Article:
Undergrad collecting soil sample

Ten undergraduates were supported by Kansas NSF EPSCoR last summer to conduct research at four universities across the state.

Their projects were all different but related in some way to microbes—the tiny life forms that are too small to see without a microscope but live virtually everywhere.

Studying microbial communities, known as microbiomes, in Kansas ecosystems is the focus of the current Kansas NSF EPSCoR initiative. The scientific team seeks to learn how microbiomes function in soil, water, and plants. Undergraduates play a key role in advancing the research.

The students gained more than just research skills. Most of them have presented, or plan to present, their results at conferences. They also forged collaborations, made lifelong friends, and found inspiration to pursue advanced degrees and careers in science.

The 2021 Kansas NSF EPSCoR undergraduate researchers are listed below by host institution.

Fort Hays State University

  • Matthew Tannis, Fort Hays State University, “Impact of commercially available microbiome additives on growth and reproduction of a native warm season grass;” mentor: Mitchell Greer, associate professor of biological sciences at Fort Hays State University

Kansas State University

  • Faith Atkinson, West Texas A&M University, “Measuring changes in soil macroporosity on Konza Prairie associated with woody encroachment;” mentor: Jesse Nippert, professor of biology at Kansas State University
  • Brandon Clark, Emporia State University, “Richness in diversity of plant fungi on plant samples from five field stations;” mentor: Ari Jumpponen, professor of biology at Kansas State University
  • Diana Diaz, Florida Gulf Coast University, “Land-use effects on aquatic microbial diversity and nutrient limitation;” mentor: Lydia Zeglin, associate professor of biology at Kansas State University; Diana’s summer research story
  • Lane Lundeen, Kansas State University, “Hydrology methods and influence of land use on stream geomorpology;” mentor: Walter Dodds, distinguished professor of biology at Kansas State University
  • Shelby Richard, Kansas State University; mentor: Charles Rice, distinguished professor of soil microbiology at Kansas State University

University of Kansas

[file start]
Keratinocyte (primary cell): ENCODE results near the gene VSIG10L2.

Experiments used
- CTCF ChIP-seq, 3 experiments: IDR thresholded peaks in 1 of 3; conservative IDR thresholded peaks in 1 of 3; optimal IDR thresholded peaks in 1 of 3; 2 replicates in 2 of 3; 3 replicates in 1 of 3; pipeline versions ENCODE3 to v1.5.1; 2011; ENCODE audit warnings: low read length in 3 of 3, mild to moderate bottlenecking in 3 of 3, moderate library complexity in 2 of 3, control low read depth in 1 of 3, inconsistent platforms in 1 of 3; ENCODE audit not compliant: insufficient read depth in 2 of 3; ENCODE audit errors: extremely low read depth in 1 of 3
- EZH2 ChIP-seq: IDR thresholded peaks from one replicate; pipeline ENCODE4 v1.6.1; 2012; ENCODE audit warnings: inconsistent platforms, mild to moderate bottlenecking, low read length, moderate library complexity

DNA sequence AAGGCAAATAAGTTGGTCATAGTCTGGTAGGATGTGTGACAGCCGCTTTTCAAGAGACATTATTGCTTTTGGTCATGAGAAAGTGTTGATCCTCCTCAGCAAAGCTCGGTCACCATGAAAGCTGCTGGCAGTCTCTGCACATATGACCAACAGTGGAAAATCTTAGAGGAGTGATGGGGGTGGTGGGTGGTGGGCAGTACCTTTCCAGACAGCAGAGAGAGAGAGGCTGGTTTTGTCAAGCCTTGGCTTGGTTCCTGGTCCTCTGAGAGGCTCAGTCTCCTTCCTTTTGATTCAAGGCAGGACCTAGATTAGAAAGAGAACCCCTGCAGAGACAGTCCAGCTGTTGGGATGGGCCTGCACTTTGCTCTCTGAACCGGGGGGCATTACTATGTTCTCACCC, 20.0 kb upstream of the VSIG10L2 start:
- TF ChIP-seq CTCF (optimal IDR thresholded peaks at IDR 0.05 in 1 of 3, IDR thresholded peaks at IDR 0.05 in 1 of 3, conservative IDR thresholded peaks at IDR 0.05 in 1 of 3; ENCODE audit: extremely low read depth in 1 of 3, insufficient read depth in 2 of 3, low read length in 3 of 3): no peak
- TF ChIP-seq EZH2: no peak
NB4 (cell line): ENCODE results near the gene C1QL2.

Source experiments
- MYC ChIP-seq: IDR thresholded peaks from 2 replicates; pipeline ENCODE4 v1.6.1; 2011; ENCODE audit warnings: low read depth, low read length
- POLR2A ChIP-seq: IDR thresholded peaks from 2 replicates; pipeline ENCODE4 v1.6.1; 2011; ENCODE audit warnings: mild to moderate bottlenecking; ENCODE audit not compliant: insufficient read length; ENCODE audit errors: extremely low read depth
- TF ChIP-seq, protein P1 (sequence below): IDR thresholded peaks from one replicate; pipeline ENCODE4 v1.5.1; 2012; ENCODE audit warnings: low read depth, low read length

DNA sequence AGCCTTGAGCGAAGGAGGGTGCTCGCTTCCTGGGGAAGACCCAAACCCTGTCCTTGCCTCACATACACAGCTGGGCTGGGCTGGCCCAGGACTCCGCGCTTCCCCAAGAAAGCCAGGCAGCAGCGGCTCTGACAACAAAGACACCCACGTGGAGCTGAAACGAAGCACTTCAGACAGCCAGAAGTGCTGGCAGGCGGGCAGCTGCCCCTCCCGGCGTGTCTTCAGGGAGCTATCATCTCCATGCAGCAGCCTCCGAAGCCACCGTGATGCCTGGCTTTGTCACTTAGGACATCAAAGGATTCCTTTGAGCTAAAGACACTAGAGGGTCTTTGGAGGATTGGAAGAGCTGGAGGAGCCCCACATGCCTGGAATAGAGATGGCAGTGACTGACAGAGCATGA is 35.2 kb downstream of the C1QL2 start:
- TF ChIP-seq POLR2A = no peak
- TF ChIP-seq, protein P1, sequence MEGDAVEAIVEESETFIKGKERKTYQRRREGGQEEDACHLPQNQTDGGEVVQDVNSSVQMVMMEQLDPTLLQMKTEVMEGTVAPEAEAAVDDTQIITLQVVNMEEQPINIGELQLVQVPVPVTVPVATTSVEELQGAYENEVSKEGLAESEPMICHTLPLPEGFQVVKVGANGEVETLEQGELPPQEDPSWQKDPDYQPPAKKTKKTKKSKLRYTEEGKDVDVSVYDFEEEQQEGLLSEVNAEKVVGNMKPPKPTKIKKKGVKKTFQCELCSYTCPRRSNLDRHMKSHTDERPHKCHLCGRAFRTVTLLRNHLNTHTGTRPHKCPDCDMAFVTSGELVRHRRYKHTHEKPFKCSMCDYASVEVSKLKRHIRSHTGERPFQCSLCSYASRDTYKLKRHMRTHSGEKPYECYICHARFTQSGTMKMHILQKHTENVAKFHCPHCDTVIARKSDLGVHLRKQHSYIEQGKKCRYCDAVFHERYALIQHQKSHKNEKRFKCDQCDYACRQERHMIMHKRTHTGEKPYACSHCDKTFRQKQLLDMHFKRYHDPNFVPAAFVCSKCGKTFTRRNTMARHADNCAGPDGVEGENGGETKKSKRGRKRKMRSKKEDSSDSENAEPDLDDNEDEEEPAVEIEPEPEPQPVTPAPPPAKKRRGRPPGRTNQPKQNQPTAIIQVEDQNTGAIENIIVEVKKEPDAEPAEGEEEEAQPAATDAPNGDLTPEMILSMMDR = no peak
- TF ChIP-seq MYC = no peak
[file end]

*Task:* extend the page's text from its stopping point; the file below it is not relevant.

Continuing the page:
• Riddi Duvvur, University of Kansas, “”Redox buffer capacities of sandy and clay soils;” Mentor: Terrance Loecke, associate scientist at the Kansas Biological Survey and associate professor of environmental studies at the University of Kansas
  • Hannah Nuest, University of Kansas, “Fungi and Bacteria on the Edges of Kansas Rivers;” mentored by Benjamin Sikes, associate professor of ecology and evolutionary biology at the University of Kansas; Hannah’s summer research story
  • Hannah Reid, University of Kansas, “Identifying fungal root endophytes of drought-stressed grasses;” mentored by Maggie Wagner, assistant professor of ecology and evolutionary biology at the University of Kansas; Hannah’s summer research story

Wichita State University 

  • Justin Oettle, Wichita State University, “Effects of drying-rewetting history of 64 outdoor cattle tanks and vertebrate assemblage on water column nutrient dynamics;” mentor: Thomas Luhring, assistant professor of biological sciences at Wichita State University; Justin’s summer research story


What is Kansas NSF EPSCoR? So much more than an acronym!

As a long-running research engine, Kansas NSF EPSCoR serves to equip, empower, and elevate scientific research for the state. The acronym stands for National Science Foundation (NSF) Established Program to Stimulate Competitive Research (EPSCoR). NSF uses EPSCoR to level the playing field for states and U.S. territories whose scientists receive a lower percentage of federal support. Learn more